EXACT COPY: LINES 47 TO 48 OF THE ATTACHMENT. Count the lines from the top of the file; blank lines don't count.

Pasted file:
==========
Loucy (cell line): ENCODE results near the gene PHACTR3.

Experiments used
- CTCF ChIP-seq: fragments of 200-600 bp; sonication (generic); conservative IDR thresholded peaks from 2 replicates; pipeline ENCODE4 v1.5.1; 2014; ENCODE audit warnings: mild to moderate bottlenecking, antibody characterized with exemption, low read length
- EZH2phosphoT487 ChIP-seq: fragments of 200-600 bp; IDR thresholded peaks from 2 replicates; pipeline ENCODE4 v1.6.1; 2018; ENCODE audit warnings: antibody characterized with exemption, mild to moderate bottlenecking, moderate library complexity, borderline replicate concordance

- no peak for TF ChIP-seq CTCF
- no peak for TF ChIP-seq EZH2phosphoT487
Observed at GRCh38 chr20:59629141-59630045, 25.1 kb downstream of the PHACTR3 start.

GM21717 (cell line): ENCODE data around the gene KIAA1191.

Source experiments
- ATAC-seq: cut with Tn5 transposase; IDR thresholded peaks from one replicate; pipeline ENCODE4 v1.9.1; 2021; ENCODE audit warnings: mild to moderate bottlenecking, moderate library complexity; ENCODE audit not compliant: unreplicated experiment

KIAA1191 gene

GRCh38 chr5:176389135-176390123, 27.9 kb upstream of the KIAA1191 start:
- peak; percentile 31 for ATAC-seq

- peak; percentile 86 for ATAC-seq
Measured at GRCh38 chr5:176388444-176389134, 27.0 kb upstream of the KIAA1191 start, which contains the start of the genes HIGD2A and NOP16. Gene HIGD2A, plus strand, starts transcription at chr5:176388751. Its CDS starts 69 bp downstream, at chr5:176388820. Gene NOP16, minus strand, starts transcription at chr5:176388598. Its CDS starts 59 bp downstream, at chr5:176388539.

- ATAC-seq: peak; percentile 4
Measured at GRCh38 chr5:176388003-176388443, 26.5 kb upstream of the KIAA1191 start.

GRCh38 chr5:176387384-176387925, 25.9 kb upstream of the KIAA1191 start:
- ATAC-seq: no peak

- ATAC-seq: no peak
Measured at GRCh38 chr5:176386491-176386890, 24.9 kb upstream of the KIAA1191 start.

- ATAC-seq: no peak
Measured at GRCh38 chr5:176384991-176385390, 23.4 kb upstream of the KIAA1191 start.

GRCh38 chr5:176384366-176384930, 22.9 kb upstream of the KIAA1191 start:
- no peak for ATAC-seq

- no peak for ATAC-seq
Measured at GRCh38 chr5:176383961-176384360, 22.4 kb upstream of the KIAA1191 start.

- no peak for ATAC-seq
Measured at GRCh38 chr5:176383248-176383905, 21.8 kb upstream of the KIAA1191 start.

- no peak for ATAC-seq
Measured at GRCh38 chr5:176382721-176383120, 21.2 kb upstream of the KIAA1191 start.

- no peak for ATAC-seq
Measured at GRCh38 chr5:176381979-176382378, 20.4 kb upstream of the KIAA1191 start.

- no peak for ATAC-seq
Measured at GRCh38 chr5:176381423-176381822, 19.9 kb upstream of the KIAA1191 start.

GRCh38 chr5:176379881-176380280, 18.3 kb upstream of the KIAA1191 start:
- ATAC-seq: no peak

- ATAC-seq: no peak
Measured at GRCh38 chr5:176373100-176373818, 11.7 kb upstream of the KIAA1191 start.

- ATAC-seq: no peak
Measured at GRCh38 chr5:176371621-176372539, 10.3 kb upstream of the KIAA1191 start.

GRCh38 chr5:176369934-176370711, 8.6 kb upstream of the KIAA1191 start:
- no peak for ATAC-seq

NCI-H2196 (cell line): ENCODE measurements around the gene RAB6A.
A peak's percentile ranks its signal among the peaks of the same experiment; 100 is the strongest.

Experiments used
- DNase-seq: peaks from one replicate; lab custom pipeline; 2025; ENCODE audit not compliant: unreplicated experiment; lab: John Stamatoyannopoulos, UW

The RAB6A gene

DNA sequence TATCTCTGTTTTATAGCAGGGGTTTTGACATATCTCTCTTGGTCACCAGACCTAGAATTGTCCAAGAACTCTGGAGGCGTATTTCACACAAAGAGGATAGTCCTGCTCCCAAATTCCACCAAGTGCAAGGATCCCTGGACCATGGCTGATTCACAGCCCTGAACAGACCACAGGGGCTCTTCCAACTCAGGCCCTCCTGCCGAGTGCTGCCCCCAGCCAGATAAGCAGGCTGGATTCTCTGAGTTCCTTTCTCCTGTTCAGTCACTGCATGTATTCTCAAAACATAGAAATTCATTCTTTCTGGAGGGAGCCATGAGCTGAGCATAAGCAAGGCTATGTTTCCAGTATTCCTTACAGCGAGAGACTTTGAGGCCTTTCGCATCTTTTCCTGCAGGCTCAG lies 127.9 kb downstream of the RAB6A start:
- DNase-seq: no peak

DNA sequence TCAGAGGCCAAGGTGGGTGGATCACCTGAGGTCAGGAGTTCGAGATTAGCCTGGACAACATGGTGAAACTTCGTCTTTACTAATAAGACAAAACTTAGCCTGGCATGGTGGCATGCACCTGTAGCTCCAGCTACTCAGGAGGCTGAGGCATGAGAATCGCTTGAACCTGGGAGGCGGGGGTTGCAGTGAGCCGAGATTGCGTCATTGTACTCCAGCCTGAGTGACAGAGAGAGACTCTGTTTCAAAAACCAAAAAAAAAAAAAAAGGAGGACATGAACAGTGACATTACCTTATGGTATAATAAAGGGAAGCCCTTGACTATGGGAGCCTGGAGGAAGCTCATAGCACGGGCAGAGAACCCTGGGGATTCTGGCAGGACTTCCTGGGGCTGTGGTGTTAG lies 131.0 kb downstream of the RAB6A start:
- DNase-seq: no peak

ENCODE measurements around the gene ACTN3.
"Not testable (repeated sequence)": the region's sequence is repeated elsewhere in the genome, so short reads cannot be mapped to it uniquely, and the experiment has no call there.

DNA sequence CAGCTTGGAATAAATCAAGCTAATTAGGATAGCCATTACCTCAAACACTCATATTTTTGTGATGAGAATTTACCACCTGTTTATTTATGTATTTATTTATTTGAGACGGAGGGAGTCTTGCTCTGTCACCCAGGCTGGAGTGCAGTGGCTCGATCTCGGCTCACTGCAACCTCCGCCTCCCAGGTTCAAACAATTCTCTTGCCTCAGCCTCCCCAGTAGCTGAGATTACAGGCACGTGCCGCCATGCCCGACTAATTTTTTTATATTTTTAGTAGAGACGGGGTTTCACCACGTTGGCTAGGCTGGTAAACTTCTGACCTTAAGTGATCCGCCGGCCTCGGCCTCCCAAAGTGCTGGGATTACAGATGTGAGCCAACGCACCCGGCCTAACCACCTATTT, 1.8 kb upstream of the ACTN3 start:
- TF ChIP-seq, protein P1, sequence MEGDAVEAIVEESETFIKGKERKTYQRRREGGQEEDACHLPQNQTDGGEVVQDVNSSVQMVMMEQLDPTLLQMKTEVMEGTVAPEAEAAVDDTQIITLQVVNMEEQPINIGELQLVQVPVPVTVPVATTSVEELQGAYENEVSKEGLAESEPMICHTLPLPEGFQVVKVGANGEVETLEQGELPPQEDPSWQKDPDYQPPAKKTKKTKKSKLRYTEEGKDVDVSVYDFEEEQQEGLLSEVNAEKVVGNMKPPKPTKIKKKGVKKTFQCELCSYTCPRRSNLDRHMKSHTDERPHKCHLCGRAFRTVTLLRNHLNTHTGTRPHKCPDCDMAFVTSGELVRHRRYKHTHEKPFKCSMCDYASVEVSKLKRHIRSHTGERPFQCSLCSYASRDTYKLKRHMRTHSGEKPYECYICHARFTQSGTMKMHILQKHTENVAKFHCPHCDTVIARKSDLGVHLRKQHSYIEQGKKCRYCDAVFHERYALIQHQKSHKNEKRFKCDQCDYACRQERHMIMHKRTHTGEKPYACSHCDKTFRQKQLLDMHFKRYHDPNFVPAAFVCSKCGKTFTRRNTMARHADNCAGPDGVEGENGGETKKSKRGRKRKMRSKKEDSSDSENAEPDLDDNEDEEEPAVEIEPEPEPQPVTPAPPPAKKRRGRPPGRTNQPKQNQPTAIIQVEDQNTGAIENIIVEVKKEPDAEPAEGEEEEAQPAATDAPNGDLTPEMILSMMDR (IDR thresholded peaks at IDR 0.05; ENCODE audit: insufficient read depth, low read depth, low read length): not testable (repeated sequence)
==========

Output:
- DNase-seq: peaks from one replicate; lab custom pipeline; 2025; ENCODE audit not compliant: unreplicated experiment; lab: John Stamatoyannopoulos, UW

The RAB6A gene